Lot 73. Gao Xingjian (b. 1940), La Maison en rêve, ink on paper, framed, signed in English, dated 2005, 30 1/4  by 29 in., 77 by 73.5 cmEstimate 10,000 — 15,000 USD.  Lot sold 17,500 USD. Photo: Sotheby's.

Provenance: iPreciation, Singapore
Private Asian Collection.

LiteratureRecent Works of Gao Xingjian, iPreciation, Singapore, 2006, p. 102.

NoteGao Xingjian—transculturally celebrated novelist, playwright, translator (particularly of eminent writers Samuel Beckett and Eugène Ionesco) and the first Chinese-born writer to win the Nobel Prize for Literature in 2000—is a multidisciplinary master of both the written word and the art of Chinese ink. Self-exiled from China since 1989, Gao translates his personal experiences into complex, contemplative compositions that demonstrate insight and ingenuity, while addressing culturally charged narratives. Many of his paintings explore ideas of isolation and solitude, portraying infinite landscapes and lone figures against vast, barren terrains. Focusing on the monochromatic tones of ink, Gao’s paintings are imbued with a unique spatial depth and his signature ‘inner vision’; rather than attempting actual depth of field, the artist aims for ‘depth visualized from within’ – a non-focused perspective.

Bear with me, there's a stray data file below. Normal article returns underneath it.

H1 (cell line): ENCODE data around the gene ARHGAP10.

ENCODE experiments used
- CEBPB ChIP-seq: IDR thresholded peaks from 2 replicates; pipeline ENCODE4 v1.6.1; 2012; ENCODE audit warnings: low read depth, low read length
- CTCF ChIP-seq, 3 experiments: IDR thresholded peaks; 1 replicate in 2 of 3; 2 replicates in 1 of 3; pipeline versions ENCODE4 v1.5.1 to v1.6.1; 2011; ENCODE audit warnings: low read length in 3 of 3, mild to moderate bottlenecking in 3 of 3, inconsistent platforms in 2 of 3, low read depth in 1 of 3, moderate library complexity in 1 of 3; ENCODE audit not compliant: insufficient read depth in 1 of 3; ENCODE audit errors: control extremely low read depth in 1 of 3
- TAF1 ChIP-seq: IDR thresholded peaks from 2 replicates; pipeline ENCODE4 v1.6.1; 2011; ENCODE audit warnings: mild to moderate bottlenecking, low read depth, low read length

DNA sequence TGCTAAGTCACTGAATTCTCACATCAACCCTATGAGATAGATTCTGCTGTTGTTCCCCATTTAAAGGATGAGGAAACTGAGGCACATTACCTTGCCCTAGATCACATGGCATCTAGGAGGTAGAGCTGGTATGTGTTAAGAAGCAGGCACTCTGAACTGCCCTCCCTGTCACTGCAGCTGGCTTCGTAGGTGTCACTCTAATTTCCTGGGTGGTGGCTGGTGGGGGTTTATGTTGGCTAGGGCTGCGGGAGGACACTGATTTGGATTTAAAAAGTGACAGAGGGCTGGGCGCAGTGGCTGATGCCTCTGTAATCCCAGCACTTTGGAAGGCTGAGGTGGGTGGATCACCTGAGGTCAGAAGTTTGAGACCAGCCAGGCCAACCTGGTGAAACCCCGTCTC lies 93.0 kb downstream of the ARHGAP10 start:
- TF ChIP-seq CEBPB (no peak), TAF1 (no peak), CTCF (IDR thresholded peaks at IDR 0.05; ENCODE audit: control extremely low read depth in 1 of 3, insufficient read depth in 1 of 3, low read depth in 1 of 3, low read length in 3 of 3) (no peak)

As a Chinese writer-painter well versed in Western literature and philosophy, Gao’s xieyi (literally translated as “to write meaning”) style seeks pure expression beyond text; he once observed that “painting begins where language fails”. Moving fluidly between the figurative and the abstract, Gao’s paintings also blur the lines between the celestial and the earthly.

The present lot, La Maison en Rêve, displays intricate textual dimensions resembling organic fissures and crevices. Despite their subdued tone, Gao’s paintings are ultimately a celebration of life; he once said: “A return to painting is a return to intuition, a return to sensations, to an existence full of life, to life itself.”

Characterized by an introspective spontaneity, Gao’s paintings transcend the dichotomy of representation and abstraction. His decisive brushstrokes, suffused with the rigor of Chinese calligraphy, render stark, almost austere, yet compellingly evocative images. Pared down and unembellished, Gao’s commanding ‘mindscapes’ capture the fleeting, scarcely perceptible essences of humanity.

Sotheby's. Monochrome, New York, 15 sept. 2015